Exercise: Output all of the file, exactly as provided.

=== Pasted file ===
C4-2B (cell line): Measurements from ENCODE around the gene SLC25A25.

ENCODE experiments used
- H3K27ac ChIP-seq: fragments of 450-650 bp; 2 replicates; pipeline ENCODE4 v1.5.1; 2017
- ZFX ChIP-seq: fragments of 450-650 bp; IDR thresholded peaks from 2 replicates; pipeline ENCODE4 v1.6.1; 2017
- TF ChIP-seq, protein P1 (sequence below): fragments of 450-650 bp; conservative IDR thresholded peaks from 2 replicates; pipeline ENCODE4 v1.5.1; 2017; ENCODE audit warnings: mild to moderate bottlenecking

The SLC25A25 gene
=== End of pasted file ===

C4-2B (cell line): Measurements from ENCODE around the gene SLC25A25.

ENCODE experiments used
- H3K27ac ChIP-seq: fragments of 450-650 bp; 2 replicates; pipeline ENCODE4 v1.5.1; 2017
- ZFX ChIP-seq: fragments of 450-650 bp; IDR thresholded peaks from 2 replicates; pipeline ENCODE4 v1.6.1; 2017
- TF ChIP-seq, protein P1 (sequence below): fragments of 450-650 bp; conservative IDR thresholded peaks from 2 replicates; pipeline ENCODE4 v1.5.1; 2017; ENCODE audit warnings: mild to moderate bottlenecking

The SLC25A25 gene